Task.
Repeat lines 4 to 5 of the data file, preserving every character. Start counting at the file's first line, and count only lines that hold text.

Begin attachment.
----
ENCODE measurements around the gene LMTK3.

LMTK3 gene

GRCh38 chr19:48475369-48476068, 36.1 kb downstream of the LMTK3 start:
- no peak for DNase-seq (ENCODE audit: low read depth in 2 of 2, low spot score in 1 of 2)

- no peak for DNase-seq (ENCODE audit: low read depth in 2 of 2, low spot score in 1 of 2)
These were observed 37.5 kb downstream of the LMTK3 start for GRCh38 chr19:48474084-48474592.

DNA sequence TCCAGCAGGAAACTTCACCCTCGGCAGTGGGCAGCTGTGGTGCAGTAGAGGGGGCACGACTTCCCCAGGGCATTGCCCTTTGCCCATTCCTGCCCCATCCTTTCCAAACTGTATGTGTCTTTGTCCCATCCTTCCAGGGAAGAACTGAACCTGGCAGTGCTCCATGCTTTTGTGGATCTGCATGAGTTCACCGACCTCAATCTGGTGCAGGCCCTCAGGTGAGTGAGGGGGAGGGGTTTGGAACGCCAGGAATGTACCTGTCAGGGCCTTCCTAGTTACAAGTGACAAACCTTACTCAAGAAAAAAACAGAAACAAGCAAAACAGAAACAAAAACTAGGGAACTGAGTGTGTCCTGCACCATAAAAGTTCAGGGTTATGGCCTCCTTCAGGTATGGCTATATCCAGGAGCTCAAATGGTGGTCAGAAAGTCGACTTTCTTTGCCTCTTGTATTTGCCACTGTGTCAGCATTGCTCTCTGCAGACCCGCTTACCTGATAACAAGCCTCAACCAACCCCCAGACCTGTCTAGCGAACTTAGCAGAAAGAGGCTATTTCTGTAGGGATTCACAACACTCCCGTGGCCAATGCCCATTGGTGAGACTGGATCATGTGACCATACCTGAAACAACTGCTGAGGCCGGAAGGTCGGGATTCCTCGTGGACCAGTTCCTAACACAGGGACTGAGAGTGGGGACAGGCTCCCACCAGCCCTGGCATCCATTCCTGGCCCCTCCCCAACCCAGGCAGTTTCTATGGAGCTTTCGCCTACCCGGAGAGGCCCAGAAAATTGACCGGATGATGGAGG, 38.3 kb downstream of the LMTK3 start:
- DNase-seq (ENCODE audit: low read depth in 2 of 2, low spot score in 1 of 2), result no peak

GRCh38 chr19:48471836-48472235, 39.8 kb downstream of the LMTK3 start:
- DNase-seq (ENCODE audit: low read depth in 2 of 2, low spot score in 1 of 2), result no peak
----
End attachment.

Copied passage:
- no peak for DNase-seq (ENCODE audit: low read depth in 2 of 2, low spot score in 1 of 2)

- no peak for DNase-seq (ENCODE audit: low read depth in 2 of 2, low spot score in 1 of 2)